Capacity is the most brutal record you’ll hear this summer, but you might not realize it if you aren’t paying close attention. Lead singer Adrianne Lenker writes about her own past with unflinching detail, switching perspectives within her family. Each track plays out like a short story. Give it time to sink in and it might become one of your favorites of the year. —SH-S

Phoenix, Ti Amo (June 9)
I don’t think Phoenix ever set out to become one of the most enduring rock bands we’ve got, but that’s what they are now. Phoenix albums — all of them — sound like being in love, and that goes pretty far in explaining their appeal. But what it really boils down to is that Phoenix have so meticulously perfected a specific sound that seems like it should be easy to replicate, but isn’t. There’s a fastidiousness to their recordings — an obsession with every gesture and how it goes toward conveying a mood. According to the band, Ti Amo is the sound of “summer and Italian discos,” which sounds pretty escapist considering the circumstances of our world. And, yeah, it might be escapism, but it’s perfectly done escapism. —SH-S

Fleet Foxes, Crack-Up (June 16)
Fleet Foxes always seemed beamed in from an alternate reality where forests and glens never got overtaken by the cities and suburbs that pepper the North American landscape, and wispy vocal harmonies and airy guitars evoke boundless rustic magic. Crack-Up is Fleet Foxes’ first new album since 2011’s Helplessness Blues, and it’s somehow the more abstract record. The band shakes off its penchant for baroque arrangements for a string of two- and three-part epics with sudden shifts in tone, while singer Robin Pecknold peppers personal reflection with musings on beautiful mountains and cryptozoological wonders like nymphs and monsters. It looks heavy on paper, but in headphones, Crack-Up is light as a warm afternoon breeze. —CJ

Kevin Morby, City Music (June 16)
After leaving the New York band Woods and going solo, Kevin Morby’s been something of a shapeshifter. Across his three previous LPs, he’s moved from a Dylan-worshipping, brooding, East Coast folkster to a laid-back desert denizen of Los Angeles, where he calmed down, zoned out, and focused on a sound that exists somewhere between throwback folk and just plain solid modern songwriting. City Music doesn’t really jettison his Dylanesque tendencies, but it does draw inspiration from the way Lou Reed could find beauty in ugly places, or the claustrophobic big-city loneliness Patti Smith was always so good at writing. A lot of the time, it’s damning to heavily reference a young artist’s influences, but with Morby it feels like it’s kind of the point. —SH-S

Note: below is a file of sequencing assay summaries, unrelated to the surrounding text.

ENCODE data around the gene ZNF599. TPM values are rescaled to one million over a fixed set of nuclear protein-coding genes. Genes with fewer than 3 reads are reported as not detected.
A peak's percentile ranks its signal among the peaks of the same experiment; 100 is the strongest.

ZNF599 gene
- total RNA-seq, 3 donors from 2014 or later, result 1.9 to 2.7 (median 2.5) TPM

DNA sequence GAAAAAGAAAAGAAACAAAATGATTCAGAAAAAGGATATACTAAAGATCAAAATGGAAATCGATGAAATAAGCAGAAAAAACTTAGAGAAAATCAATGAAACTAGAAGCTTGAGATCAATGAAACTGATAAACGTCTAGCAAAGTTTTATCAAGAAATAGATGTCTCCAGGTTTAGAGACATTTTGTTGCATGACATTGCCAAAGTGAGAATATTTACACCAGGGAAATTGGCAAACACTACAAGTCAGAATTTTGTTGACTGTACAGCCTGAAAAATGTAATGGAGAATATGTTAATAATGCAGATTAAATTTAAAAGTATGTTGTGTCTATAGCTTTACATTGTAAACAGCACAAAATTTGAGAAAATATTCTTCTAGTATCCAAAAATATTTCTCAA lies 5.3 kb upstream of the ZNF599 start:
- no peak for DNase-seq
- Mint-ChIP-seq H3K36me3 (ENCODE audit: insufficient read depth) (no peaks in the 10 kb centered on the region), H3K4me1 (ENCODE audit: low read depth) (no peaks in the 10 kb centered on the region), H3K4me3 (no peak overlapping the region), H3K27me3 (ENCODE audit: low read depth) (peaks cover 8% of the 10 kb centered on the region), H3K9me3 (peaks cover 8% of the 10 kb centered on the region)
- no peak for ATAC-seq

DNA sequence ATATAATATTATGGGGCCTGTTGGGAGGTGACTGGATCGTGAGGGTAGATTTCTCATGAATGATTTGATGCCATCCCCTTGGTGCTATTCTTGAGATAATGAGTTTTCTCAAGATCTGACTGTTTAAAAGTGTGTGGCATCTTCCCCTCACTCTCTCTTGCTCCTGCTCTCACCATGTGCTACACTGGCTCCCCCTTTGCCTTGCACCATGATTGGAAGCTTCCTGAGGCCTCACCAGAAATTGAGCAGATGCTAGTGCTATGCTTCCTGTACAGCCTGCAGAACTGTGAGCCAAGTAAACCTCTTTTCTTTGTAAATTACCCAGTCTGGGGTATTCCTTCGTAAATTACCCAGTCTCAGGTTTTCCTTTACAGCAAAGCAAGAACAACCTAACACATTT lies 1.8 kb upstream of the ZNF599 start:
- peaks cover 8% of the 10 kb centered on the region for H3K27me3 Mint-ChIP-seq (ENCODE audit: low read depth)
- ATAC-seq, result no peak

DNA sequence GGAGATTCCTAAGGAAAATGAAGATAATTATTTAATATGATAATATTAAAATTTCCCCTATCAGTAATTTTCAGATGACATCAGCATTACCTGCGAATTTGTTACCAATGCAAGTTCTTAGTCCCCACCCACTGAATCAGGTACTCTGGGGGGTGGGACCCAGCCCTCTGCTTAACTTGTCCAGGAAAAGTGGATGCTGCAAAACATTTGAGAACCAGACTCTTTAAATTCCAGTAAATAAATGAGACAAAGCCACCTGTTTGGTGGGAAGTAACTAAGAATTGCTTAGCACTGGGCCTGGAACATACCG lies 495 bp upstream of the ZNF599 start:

Lorde, Melodrama (June 16)
New Zealand’s very own is nothing if not patient: Since releasing her debut, Pure Heroine, in 2013 the singer has been on her own schedule. (The success of Pure Heroine meant she could afford to be.) The euphoric post-breakup single “Green Light” suggests that, after introducing herself as a figure looking for others on the sidelines, she’s adjusted fully to being center stage, with all the posturing (melodrama, even) that implies. —FG

Beth Ditto, Fake Sugar (June 16)
For years, Beth Ditto put her thunderous voice to work as the front woman of the Gossip. Now that that band has run its course, she’s finally breaking loose with Fake Sugar, her first solo album. Fans of her previous songs with the Gossip might’ve expected more of the same electro-rock, but she’s quick to kill that wish. Fake Sugar is ferocious, swaggering, southern-influenced rock. You can’t hear a song like “Fire,” or its more commercial follow-up “Oo La La,” and not want to start a bar fight. Ditto’s voice has never sounded better. —DL

Jeff Tweedy, Together at Last (June 23)
True Jeff Tweedy diehards know you have to follow at least five bands to keep up with everything the Chicago singer-songwriter puts out. There’s the flagship Wilco, its godfather Uncle Tupelo, the Wilco offshoot Loose Fur, associates the Minus 5 and Golden Smog, and the father-son side project Tweedy. In Tweedy’s sporadic solo acoustic shows, the dividing lines in his back catalogue disappear as he plucks gems from 30 years’ worth of gifted songwriting. The new Together at Last attempts to bottle that experience on a studio project. The record, technically Tweedy’s first full-fledged solo album, plants Wilco classics like “I Am Trying to Break Your Heart” and “Ashes of American Flags” alongside Loose Fur and Golden Smog cuts “Laminated Cat” and “Lost Love” in an intimate man-and-his-guitar setting, where they shine in spite of the guitar-rock theatrics and studio flourishes that push the originals over the top. —CJ

Calvin Harris, Funk Wav Bounces Vol. 1 (June 30)
In the clash of the producer album, this summer both Calvin Harris and DJ Khaled will likely go to head-to-head. But while Khaled waits for all the vocals to come in to set a date for his album, Calvin has already announced the impressive lineup on his: Snoop Dogg, Nicki Minaj, Katy Perry, Future, John Legend, Big Sean, Travis Scott, Kehlani, Schoolboy Q, Lil Yachty, PartyNextDoor, and more. (A Taylor Swift co-write, perhaps?) And that’s not even mentioning the two buttery summer scorchers we’ve already heard from the album – “Slide” with Frank Ocean and Migos, and “Heatstroke” with Pharrell, Young Thug, and Ariana Grande. Calvin dominated last summer with “This Is What You Came For,” but it doesn’t look like that song even made the album. It appears this summer he’s aiming to repeat with a more challenging sound that explores what he can do with funk and soul now that he’s outgrown EDM. We’re already anticipating Vol. 2. —DL

TLC, TLC (June 30)
When the popular ’90s girl-group TLC returned in early 2015 with a Kickstarter campaign for a new album, it became a minor scandal. First, the group hasn’t released a studio album since 2002’s 3D, the last with founding member Lisa “Left Eye” Lopes, whose untimely death in a car crash that year set remaining members Tionne “T-Boz” Watkins and Rozonda “Chilli” Thomas adrift. Second, they raised a half-million dollars and then took over two years to come out with a single song. Luckily, it was very, very good. The smooth G-funk remembrance “Way Back” showcases a group that knows both its strengths and its audience, which is the best anyone can expect from this kind of circumstance. Hopefully the album, simply titled TLC, follows suit. —CJ